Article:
o Did You Know?  Learn what you have not been taught and/or mislead about America's Heritage 
The Bible and Government Biblical Principles: Basis for America's Laws
The Three Branches of the United States Government


"Those who expect to reap the blessings of freedom, must like men, undergo the fatigue of supporting it." Thomas Paine Proclaiming the Declaration of Independence

On August 1, 1776, Samuel Adams stood before a large crowd on the steps of the Philadelphia Statehouse and delivered a speech before the formal signing of the Declaration Of Independence on August 2, 1776. In his speech he stated: "We have explored the temple of Royalty and found that the idol that we have bowed down to has Eyes which see not, Ears that hear not our Prayers, and a heart like the nether millstone. We have this day restored the Sovereign to Whom alone all men ought to be obedient; He reigns in Heaven, and with a propitious Eye beholds His subjects assuming that freedom of thought, and dignity of self direction, which He bestowed upon them. From the rising to the setting Sun, may His Kingdom come."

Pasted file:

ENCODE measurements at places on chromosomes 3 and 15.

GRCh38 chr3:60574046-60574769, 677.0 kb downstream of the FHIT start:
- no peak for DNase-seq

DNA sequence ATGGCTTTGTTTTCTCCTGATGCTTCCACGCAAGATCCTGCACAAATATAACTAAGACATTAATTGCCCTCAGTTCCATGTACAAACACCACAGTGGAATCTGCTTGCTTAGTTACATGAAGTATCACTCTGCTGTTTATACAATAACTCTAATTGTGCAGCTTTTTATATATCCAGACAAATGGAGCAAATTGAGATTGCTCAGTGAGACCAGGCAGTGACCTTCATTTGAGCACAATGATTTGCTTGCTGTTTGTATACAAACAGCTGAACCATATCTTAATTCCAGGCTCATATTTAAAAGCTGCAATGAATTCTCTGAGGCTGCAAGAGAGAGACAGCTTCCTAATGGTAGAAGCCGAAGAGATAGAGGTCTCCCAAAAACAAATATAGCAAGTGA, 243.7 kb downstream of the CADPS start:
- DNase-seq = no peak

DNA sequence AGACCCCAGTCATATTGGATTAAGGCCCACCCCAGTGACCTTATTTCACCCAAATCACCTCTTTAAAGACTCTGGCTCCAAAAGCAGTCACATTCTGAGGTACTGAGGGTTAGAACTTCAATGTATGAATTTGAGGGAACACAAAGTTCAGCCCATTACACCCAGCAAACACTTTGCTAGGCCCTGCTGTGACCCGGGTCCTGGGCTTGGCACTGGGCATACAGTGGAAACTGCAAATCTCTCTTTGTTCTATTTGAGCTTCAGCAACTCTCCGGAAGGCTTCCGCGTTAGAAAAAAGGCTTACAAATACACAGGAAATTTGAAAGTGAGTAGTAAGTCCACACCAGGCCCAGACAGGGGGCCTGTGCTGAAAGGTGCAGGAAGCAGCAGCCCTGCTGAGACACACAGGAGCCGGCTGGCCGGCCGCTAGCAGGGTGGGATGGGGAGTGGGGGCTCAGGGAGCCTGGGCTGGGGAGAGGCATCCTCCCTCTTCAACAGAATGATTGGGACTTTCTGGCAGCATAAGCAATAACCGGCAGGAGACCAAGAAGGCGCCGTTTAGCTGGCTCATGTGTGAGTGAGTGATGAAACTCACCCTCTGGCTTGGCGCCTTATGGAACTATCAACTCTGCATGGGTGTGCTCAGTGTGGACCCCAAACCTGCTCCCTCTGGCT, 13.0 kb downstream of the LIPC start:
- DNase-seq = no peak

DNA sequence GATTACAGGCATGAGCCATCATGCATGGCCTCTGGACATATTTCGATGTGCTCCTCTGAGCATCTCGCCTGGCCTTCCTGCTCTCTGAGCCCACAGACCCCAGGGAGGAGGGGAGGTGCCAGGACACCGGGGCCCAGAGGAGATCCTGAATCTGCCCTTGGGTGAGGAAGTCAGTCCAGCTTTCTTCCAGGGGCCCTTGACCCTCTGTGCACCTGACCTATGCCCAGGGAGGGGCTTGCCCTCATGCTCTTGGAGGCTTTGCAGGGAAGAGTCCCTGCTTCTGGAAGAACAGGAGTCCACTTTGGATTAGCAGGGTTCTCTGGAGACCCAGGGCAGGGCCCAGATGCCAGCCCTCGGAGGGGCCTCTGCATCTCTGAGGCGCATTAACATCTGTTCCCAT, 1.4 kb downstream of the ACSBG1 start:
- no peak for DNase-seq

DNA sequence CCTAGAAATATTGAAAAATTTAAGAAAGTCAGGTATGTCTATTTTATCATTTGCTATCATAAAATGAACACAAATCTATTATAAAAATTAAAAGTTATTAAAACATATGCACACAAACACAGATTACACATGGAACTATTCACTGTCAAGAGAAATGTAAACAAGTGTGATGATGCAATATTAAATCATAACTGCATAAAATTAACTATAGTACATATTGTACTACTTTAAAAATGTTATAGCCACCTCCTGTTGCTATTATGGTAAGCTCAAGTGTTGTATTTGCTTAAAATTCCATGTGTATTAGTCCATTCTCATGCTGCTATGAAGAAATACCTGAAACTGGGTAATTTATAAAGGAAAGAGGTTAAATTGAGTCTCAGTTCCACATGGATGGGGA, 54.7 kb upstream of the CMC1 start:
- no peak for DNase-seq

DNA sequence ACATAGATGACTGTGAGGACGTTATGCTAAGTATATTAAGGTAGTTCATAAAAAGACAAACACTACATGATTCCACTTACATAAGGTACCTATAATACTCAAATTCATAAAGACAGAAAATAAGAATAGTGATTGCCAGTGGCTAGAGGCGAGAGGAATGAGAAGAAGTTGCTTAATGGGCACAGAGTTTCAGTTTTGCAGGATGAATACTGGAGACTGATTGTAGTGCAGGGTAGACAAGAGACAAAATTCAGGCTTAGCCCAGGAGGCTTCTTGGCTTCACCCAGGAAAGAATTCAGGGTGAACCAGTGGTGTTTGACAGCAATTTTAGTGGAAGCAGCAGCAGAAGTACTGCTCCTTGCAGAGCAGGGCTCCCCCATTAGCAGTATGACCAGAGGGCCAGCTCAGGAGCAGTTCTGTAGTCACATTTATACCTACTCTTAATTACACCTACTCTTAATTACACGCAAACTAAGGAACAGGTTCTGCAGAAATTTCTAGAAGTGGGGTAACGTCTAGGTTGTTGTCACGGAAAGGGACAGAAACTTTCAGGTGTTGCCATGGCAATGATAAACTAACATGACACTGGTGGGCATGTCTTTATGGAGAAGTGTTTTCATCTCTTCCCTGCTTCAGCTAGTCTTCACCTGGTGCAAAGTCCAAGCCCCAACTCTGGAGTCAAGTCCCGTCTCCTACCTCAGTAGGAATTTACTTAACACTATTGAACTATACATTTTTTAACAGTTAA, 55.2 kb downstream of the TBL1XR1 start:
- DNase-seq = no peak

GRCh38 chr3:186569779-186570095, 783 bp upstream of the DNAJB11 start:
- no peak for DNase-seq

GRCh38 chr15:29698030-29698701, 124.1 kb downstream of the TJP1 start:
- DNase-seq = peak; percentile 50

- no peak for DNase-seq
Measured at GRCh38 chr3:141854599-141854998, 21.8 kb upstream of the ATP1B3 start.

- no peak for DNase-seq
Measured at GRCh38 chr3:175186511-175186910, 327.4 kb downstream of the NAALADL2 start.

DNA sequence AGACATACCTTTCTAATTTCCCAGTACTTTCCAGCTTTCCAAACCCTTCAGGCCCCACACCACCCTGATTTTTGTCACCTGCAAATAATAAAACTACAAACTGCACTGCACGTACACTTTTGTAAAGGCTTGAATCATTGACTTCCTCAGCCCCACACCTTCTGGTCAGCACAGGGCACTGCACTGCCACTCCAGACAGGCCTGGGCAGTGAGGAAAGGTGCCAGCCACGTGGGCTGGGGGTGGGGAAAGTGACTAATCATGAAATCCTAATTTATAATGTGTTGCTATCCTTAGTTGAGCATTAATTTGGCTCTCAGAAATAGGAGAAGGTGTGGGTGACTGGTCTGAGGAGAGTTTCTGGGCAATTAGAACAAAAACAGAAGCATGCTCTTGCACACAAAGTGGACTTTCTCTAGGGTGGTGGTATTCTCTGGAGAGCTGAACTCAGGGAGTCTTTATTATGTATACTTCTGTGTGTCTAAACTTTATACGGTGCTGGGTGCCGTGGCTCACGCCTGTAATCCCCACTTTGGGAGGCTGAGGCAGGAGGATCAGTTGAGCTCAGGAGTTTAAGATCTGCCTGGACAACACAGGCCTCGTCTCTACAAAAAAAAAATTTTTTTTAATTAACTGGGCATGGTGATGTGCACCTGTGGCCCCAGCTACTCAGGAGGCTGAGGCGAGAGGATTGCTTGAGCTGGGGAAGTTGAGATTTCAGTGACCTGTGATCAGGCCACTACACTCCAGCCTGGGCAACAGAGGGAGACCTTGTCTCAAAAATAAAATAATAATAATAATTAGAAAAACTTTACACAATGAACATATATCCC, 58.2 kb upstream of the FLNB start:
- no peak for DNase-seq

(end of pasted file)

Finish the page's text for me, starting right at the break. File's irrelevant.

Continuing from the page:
The Constitution is an expression of the Declaration of Independence.

The Constitution's primary author, James Madison, wrote Thomas Jefferson on 8 February 1825, these words concerning the supremacy of the Declaration of Independence over our nation's Constitution: "On the distinctive principles of the Government...of the U. States, the best guides are to be found in...The Declaration of Independence, as the fundamental Act of Union of these States."

James Madison also declared: